A Handout for Parents
by Michael B. Brown, Ph.D., East Carolina
and Patricia B. Keith, Ph.D., Alfred University (NY)
What is Academic Motivation?
A child who is academically motivated wants
to learn, likes learning-related activities, and believes school
is important. We want to help children develop a desire to do
well in school because the children believe that learning is
important and rewarding in their lives.
Development of Academic Motivation
Children are naturally motivated to learn
when they are infants. A baby's struggle to reach a toy, learn
to walk, or eat without help are examples of motivation to learn.
This early motivation to learn is later applied to school-related
activities such as reading and writing. When children are not
motivated to learn, it is because something has gotten in the
way of their natural motivation. They believe that they cannot
do well in school-related tasks, and they stop trying or do
not try hard enough because they don't think that it will make
a difference. They become easily frustrated and give up when
learning is difficult. Since they stop trying, they do not learn
successfully. They do not get to experience the thrill of learning
something new. They believe that any success they have is due
to luck or circumstance.
Why do children develop these negative
beliefs? Sometimes it is because of things that affect their
ability to learn. Learning disabilities, difficult temperament,
developmental delay, depression, or chronic life stress may
make it harder for a child to learn in school. Children who
have failed in school before are also very likely to stop trying
to learn because they develop the belief that they cannot do
so. The attitudes of adults can also influence children's
beliefs about their academic success. Parents who have standards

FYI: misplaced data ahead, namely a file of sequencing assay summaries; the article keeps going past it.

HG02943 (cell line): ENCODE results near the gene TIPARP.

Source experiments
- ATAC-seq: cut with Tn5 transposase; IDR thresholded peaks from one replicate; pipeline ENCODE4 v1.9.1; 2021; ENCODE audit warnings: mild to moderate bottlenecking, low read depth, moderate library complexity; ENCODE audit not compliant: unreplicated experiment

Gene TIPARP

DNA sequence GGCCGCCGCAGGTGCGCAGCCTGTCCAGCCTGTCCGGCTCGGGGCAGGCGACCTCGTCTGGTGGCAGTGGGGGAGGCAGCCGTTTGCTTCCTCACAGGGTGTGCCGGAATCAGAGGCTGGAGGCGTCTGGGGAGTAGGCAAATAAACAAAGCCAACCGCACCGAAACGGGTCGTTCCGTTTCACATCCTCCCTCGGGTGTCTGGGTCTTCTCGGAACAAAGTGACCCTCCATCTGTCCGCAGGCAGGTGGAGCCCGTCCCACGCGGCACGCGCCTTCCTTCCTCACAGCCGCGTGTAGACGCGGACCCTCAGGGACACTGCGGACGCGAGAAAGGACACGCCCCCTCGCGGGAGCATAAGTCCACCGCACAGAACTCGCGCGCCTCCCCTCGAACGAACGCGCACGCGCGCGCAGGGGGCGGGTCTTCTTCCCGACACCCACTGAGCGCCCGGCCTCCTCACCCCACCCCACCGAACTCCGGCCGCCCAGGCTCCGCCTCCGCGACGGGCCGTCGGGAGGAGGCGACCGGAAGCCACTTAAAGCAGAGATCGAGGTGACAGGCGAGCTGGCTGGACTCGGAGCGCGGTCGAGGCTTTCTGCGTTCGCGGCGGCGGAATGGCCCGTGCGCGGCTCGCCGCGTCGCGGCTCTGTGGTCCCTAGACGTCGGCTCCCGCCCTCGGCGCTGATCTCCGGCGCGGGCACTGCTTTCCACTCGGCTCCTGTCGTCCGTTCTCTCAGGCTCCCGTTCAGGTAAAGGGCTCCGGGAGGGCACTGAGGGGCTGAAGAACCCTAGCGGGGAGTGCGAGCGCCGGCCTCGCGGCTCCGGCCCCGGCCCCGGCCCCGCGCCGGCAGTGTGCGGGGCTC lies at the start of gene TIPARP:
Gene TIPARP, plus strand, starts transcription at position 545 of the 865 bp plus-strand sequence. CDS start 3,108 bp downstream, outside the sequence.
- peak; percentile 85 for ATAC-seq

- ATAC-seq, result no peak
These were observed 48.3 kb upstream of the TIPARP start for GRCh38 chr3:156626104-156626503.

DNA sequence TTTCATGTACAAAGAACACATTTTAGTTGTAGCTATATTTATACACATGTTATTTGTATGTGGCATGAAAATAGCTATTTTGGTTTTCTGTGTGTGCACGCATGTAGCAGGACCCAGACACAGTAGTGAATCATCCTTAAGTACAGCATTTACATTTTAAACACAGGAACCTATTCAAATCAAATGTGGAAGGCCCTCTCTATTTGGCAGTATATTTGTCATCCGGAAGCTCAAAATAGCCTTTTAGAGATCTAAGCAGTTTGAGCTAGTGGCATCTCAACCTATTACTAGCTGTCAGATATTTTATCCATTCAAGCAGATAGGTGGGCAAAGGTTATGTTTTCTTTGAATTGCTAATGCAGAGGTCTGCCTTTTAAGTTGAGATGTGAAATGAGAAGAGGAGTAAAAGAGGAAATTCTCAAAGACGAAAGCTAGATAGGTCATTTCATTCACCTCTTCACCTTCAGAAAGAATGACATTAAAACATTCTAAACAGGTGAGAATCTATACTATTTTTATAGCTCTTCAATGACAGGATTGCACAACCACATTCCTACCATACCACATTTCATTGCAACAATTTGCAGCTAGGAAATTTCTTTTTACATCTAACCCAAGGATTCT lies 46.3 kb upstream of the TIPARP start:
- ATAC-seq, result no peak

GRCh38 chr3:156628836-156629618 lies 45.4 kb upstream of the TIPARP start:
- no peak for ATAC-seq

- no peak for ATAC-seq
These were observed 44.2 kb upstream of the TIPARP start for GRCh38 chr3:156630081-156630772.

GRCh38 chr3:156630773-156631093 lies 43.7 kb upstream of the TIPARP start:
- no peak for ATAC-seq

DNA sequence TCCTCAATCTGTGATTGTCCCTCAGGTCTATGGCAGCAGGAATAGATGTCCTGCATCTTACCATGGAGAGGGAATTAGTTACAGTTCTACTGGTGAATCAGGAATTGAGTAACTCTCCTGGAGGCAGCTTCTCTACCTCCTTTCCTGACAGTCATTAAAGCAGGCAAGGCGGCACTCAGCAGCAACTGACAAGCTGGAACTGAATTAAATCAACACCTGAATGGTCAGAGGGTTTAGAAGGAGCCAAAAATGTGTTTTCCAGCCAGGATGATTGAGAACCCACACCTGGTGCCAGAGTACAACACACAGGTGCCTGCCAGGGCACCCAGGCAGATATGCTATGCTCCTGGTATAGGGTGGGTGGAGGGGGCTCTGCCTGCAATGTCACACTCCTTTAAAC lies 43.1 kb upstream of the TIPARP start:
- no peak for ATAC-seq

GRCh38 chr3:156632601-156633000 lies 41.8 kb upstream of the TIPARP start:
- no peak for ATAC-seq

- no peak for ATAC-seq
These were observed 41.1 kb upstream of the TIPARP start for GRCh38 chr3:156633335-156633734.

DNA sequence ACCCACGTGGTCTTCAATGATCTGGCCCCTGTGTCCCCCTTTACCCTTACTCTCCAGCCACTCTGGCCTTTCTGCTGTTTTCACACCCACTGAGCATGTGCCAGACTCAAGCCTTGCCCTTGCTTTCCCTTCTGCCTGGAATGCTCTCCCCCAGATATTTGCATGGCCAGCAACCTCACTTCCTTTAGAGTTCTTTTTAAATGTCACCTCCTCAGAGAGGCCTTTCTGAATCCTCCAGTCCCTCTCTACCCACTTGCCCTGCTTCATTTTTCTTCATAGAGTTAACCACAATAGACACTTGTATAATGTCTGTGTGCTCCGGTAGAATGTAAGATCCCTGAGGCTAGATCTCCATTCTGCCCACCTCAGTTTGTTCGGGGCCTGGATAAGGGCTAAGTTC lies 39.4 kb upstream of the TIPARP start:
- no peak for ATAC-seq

that are unrealistic can discourage their children's efforts.
Competition in school (where someone always wins and someone
always loses) can be very discouraging to children, especially
those who may never be "the best" at school, even
though they can learn a lot. Children who don't experience success
or whose successes are not recognized may develop poor academic
motivation. Children whose parents or peers do not think school
is important or do not place importance on doing their best
in school also can develop poor academic motivation.
Increasing Motivation to Learn
There are many things that parents can
do to increase their child's academic motivation. Keeping good
parent-child relationships and letting your child know that
you think school is important can enhance academic effort. You
can also help by teaching your child good study habits and providing
recognition for his or her successes. Working as a partner with
your child's teacher is also important. Here are some ideas
to help you increase your child's motivation to learn:
· Be firm and fair when you discipline
your child. Children need reasonable discipline to be independent
· Teach your child to be responsible
at home. Chores and expectations for proper behavior are ways
of developing self-discipline that can transfer to school-related
· Work hard to have a good parent-child
relationship. Take time to do fun things with your child. Listen
when your child talks to you, especially about school.
· Do family activities that encourage
learning, such as visits to the library, museums or parks.
· Let your children know that you think
learning is important and is the central purpose of school.
· Provide opportunities for successes.
Children who feel successful are more likely to try new things.
· Talk with your children about your
interests and likes.
· Help your children identify things
that they enjoy and what they do well. Capitalize on their interests
to build learning experiences. For instance, if your child likes
baseball, you can encourage your child to read and write about